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A pork-pie and Capri-Sun fuelled hike around England’s moors

A review of The Moor: Lives, Landscape, Literature, by William Atkins. English moorlands are not as bleak, isolated and unforgiving as you might think

14 June 2014

8:00 AM

14 June 2014

8:00 AM

The Moor: Lives, Landscape, Literature William Atkins

Faber, pp.352, £18.99, ISBN: 9780571290062

‘No, no’ I said, when The Spectator’s literary editor rang up, ‘I’m sure you must be able to find someone who really wants to read another postcolonial analysis of the figure of the North African in English literature.’ But the book turned out to be about the other kind of moor, so I said yes, though not without some anxiety that it might be like Eeyore’s Gloomy Place: Rather Boggy and Sad.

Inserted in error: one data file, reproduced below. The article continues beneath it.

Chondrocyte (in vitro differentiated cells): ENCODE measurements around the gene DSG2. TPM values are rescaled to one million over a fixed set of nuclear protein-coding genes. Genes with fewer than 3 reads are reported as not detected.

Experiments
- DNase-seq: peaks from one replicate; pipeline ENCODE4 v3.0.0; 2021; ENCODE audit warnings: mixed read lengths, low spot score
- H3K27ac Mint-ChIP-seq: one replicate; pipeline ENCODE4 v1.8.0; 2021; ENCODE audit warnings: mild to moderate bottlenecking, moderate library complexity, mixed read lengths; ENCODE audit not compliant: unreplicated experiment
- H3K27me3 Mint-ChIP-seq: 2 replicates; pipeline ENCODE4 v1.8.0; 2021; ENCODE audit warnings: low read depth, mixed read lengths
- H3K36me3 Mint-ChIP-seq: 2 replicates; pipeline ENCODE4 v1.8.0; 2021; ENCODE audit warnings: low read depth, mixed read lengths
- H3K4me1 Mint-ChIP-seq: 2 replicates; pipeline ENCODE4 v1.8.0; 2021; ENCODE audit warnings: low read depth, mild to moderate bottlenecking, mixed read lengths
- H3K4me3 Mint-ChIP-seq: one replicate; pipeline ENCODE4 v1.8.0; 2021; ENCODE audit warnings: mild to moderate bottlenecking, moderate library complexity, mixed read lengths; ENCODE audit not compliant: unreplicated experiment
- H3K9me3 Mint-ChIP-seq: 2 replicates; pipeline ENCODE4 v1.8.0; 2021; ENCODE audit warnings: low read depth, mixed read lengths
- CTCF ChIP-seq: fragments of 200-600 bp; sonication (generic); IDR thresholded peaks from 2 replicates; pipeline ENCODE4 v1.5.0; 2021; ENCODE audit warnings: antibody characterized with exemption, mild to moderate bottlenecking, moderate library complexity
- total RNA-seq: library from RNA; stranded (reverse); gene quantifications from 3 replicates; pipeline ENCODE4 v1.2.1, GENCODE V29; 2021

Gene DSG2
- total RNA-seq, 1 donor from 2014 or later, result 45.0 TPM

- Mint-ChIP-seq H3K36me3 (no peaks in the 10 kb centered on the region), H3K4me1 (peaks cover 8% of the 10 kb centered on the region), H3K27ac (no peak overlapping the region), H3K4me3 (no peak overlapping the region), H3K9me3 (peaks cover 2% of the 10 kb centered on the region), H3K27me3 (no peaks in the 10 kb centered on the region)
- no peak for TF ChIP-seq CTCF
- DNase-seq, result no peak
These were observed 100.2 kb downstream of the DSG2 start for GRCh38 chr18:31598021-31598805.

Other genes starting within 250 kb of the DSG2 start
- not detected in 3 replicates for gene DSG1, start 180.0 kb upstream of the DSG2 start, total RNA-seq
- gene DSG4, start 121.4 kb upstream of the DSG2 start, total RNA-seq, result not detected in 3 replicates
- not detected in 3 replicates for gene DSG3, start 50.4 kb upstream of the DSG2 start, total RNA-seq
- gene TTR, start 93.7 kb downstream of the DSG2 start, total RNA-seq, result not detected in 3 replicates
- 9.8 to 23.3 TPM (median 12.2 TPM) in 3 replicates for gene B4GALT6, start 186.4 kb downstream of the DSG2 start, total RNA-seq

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Available from the Spectator Bookshop, £15.99. Tel: 08430 600033. Charlotte Mitchell is lecturer in English at University College London and a specialist on Victorian literature.

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